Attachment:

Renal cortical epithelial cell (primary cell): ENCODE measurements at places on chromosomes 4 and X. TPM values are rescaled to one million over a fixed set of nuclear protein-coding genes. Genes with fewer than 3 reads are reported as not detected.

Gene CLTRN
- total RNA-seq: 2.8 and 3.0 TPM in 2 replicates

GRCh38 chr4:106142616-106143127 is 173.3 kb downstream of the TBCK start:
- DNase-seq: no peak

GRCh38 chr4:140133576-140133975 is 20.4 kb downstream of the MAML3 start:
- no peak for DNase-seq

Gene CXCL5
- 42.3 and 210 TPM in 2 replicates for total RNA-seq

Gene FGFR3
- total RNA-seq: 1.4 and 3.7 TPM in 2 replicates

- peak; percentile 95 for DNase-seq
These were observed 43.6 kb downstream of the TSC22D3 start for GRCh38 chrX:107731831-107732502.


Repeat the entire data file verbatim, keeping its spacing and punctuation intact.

Renal cortical epithelial cell (primary cell): ENCODE measurements at places on chromosomes 4 and X. TPM values are rescaled to one million over a fixed set of nuclear protein-coding genes. Genes with fewer than 3 reads are reported as not detected.

Gene CLTRN
- total RNA-seq: 2.8 and 3.0 TPM in 2 replicates

GRCh38 chr4:106142616-106143127 is 173.3 kb downstream of the TBCK start:
- DNase-seq: no peak

GRCh38 chr4:140133576-140133975 is 20.4 kb downstream of the MAML3 start:
- no peak for DNase-seq

Gene CXCL5
- 42.3 and 210 TPM in 2 replicates for total RNA-seq

Gene FGFR3
- total RNA-seq: 1.4 and 3.7 TPM in 2 replicates

- peak; percentile 95 for DNase-seq
These were observed 43.6 kb downstream of the TSC22D3 start for GRCh38 chrX:107731831-107732502.